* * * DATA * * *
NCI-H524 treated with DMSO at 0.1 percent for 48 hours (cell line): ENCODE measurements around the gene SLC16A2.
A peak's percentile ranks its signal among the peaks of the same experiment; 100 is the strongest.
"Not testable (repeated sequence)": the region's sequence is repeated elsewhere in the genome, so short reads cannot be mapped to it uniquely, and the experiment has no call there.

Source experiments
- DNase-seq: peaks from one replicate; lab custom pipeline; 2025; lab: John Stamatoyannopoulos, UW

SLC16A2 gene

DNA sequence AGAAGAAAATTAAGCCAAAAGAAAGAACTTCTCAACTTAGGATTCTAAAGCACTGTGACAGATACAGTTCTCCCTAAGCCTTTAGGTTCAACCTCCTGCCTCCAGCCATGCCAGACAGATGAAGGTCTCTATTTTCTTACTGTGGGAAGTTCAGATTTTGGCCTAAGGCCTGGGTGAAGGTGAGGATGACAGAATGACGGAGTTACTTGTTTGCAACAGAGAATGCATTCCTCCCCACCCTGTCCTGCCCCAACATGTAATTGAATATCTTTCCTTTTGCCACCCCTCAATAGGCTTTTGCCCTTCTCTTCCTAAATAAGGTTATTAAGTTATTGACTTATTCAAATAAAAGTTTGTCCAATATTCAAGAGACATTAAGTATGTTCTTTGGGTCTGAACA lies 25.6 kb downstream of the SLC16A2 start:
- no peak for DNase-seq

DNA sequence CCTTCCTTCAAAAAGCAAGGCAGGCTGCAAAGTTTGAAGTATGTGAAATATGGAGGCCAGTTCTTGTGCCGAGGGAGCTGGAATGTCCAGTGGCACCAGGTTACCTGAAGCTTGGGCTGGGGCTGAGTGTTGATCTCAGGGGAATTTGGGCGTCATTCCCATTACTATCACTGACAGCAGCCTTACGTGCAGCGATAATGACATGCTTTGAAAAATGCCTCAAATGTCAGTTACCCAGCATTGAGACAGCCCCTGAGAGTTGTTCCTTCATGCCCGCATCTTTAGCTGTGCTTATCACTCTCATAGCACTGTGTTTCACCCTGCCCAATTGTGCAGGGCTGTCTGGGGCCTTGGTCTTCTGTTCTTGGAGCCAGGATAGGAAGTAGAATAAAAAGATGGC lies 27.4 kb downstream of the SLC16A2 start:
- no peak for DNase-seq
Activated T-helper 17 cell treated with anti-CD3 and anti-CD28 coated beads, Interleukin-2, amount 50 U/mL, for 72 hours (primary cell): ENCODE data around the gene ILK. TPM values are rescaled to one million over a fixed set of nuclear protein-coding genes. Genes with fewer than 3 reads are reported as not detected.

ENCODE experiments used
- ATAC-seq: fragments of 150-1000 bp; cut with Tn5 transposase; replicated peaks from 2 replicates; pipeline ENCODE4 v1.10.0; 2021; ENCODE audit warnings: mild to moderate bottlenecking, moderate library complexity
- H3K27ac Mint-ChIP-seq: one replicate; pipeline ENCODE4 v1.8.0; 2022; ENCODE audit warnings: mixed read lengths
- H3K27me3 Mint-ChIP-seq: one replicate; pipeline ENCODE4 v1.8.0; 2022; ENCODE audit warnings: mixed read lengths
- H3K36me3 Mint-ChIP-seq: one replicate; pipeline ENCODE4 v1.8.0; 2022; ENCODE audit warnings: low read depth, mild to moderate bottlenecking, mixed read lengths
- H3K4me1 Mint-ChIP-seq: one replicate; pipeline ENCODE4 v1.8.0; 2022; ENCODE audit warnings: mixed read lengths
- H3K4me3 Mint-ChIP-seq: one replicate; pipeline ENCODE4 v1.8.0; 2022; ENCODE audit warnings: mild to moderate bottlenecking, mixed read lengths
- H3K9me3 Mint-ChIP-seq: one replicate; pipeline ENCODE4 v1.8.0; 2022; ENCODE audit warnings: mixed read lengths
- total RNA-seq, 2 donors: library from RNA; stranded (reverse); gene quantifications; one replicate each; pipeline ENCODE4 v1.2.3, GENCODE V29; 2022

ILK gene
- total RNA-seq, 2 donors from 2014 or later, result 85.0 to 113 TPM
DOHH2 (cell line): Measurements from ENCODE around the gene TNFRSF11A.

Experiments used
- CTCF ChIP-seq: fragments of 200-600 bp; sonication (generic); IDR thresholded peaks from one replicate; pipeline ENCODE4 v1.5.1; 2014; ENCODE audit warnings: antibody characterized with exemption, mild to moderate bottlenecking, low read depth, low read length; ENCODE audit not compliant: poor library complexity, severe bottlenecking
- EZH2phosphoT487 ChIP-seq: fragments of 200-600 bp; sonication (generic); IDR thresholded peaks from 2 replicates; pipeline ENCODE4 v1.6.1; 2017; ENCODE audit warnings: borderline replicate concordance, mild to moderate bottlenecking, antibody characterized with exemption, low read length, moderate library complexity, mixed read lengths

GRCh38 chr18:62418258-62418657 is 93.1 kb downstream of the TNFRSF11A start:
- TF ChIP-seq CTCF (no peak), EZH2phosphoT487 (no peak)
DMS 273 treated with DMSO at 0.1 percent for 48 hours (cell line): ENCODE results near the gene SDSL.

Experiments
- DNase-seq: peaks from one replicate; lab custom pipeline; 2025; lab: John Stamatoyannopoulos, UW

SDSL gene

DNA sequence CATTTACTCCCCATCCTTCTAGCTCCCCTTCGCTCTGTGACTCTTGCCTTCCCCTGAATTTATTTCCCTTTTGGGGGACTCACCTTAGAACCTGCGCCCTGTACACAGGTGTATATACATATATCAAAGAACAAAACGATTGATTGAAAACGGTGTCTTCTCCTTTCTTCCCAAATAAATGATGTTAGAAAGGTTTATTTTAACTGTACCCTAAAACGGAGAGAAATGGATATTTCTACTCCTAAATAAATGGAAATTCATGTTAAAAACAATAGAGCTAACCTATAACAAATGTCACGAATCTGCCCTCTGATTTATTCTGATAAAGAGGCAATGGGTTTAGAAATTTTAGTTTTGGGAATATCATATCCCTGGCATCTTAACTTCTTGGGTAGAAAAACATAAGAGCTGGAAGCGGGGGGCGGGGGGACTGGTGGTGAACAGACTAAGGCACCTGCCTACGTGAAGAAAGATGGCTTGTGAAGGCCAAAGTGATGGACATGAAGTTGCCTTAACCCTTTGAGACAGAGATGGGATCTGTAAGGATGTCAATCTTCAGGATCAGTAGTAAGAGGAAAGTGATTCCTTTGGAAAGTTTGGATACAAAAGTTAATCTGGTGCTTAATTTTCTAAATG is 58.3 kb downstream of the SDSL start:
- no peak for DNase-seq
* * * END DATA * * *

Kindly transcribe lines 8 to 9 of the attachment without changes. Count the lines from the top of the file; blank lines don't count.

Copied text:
- no peak for DNase-seq

DNA sequence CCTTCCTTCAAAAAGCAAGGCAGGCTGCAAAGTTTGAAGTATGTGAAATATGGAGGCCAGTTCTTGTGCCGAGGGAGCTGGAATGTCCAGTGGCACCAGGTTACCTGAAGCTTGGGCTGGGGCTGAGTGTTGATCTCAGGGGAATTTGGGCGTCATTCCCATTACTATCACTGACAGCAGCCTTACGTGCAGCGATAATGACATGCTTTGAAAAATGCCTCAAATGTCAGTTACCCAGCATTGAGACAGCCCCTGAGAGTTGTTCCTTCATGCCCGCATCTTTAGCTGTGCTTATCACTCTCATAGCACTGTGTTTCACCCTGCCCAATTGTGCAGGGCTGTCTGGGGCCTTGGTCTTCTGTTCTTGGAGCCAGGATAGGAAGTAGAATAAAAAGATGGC lies 27.4 kb downstream of the SLC16A2 start: